Here they are of a more gentle temper, and seeing the poor   
    disconsolate soul, they seem to take notice of her condition.    
        It is the duty, indeed, of faithful watchmen, to take   
    notice of poor, troubled, deserted souls; - not to keep at a   
    distance, but to be willing to assist. And a truly pressed   
    soul on the account of Christ's absence cannot cover its love,   
    but must be inquiring after him: "Saw ye him whom my soul   
    loveth?" - "This is my condition: I have had sweet enjoyment   
    of my blessed Jesus, - he is now withdrawn from me. Can you   
    help me? can you guide me to my consolation. What acquaintance   
    have you with him? when saw you him? how did he manifest   
    himself to you, and wherein?" All these labourings in his   
    absence sufficiently discover the soul's delight in the   
    presence of Christ. Go one step farther, to the discovery that   
    it made of him once again, and it will yet be more evident.   
    Verses 4, 5, "It was but a little that I passed from them, but   
    I found him whom my soul loveth: I held him, and would not let   
    him go, until I had brought him into my mother's house, and   
    into the chamber of her that conceived me. I charge you, O ye   
    daughters of Jerusalem," etc.    
        First, She tells you how she came to him: "She found him;"   
    what ways and by what means is not expressed. It often so   
    falls out in our communion with Christ, when private and   
    public means fail, and the soul has nothing left but waiting   
    silently and walking humbly, Christ appears; that his so doing   
    may be evidently of grace. Let us not at any time give over in   
    this condition. When all ways are past, the summer and harvest   
    are gone without relief, - when neither bed nor watchmen can   
    assist, - let us wait a little, and we shall see the Salvation   
    of God. Christ honours his immediate absolute acting   
    sometimes, though ordinarily he crowns his ordinances Christ   
    often manifests himself immediately, and out of ordinances, to   
    them that wait for him in them; - that he will do so to them   
    that despise them, I know not. Though he will meet men   
    unexpectedly in his way, yet he will not meet them at all out   
    of it. Let us wait as he has appointed; let him appear as he   
    pleaseth. How she deals with him when found is neatly   
    declared: "She held him, and would not let him go," etc. They   
    are all expressions of the greatest joy and delight   
    imaginable. The sum is: - having at length come once more to   
    an enjoyment of sweet communion with Christ, the soul lays   
    fast hold on him by faith ("kratein", "to hold fast," is an   
    act of faith), refuses to part with him any more, in vehemency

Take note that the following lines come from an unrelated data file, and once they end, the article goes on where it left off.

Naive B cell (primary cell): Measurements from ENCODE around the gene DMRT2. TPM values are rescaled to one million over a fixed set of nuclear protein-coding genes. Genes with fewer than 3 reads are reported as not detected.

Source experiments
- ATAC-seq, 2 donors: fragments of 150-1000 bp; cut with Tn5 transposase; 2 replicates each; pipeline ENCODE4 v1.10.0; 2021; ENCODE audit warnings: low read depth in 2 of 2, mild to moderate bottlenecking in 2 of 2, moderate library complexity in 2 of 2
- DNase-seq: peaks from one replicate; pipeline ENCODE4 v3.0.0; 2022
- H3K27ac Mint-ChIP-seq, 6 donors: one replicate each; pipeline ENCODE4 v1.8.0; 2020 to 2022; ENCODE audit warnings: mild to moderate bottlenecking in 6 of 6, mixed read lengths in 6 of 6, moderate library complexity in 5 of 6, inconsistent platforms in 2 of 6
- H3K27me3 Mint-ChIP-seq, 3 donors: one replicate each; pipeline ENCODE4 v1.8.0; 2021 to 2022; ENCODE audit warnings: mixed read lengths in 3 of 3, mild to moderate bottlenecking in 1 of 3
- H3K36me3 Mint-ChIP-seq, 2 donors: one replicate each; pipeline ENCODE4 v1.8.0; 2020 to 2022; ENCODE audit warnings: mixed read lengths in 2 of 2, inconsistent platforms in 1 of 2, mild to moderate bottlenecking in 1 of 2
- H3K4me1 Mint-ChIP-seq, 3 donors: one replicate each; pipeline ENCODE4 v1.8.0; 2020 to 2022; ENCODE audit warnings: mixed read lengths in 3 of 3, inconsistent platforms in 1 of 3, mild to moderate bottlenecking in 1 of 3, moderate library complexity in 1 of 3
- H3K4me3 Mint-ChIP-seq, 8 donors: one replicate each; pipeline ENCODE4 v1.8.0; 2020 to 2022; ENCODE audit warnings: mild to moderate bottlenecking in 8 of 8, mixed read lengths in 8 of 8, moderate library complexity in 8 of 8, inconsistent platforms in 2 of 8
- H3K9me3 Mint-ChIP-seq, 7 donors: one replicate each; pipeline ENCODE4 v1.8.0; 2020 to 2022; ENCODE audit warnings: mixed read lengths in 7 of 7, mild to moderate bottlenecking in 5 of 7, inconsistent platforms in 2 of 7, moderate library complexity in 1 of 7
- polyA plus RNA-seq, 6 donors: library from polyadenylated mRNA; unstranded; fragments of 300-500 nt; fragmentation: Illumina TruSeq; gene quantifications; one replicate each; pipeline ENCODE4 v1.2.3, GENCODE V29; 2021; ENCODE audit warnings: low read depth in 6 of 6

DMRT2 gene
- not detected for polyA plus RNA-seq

of love, - tries to keep him in ordinances in the house of its   
    mother, the church of God; and so uses all means for the   
    confirming of the mutual love between Christ and her. All the   
    expressions, all the allusions used, evidencing delight to the   
    utmost capacity of the soul. Should I pursue all the instances   
    and testimonies that are given hereunto, in that one book of   
    the Song of Solomon, I must enter upon an exposition of the   
    greatest part of it; which is not my present business. Let the   
    hearts of the saints that are acquainted with these things be   
    allowed to make the close. What is it they long for, they   
    rejoice in? what is it that satisfies them to the utmost, and   
    gives sweet complacency to their spirits in every condition?   
    what is it whose loss they fear, whose absence they cannot   
    bear? Is it not this their Beloved, and he alone?    
        This, also, they farther manifest by their delight in   
    every thing that peculiarly belongs to Christ, as his, in this   
    world. This is an evidence of delight, when, for his sake whom   
    we delight in, we also delight in every thing that belongs to   
    him. Christ's great interest in this world lies in his people   
    and his ordinances, - his household and their provision. Now   
    in both these do the saints exceedingly delight, for his sake.   
    Take an instance in both kinds in one man, namely, David, Ps.   
    16: 3, "In the saints and the excellent" (or the noble) "of   
    the earth is all my delight; my delight in them." Christ says   
    of his church that she is "Hephzi-bah," Isa. 62, "My delight   
    in her." Here says David of the same, "Hephzi-bah, - "My   
    delight in them." As Christ delights in his saints, so do they   
    in one another, on his account. "Here," says David, "is all my   
    delight." Whatever contentment he took in any other persons,   
    it was nothing in comparison of the delight he took in them.   
    Hence, mention is made of "laying down our lives for the   
    brethren," or any common cause wherein the interest of the   
    community of the brethren does lie.    
        Secondly, For the ordinances, consider the same person.   
    Ps. 42, 84, and 48, are such plentiful testimonies throughout,   
    as we need no farther inquiring; nor shall I go forth to a new   
    discourse on this particular.    
        And this is the first mutual consequential act of conjugal   
    affection, in this communion between Christ and believers: -   
    he delights in them, and they delight in him. He delights in   
    their prosperity, has pleasure in it; they delight in his   
    honour and glory, and in his presence with them. For his sake   
    they delight in his servants (though by the world condemned)   
    as the most excellent in the world; and in his ordinances, as   
    the wisdom of God; - which are foolishness to the world.

    Owen, Of Communion With God
    (continued in File 13...)

    file: /pub/resources/text/ipb-e/epl-09: owcom-12.txt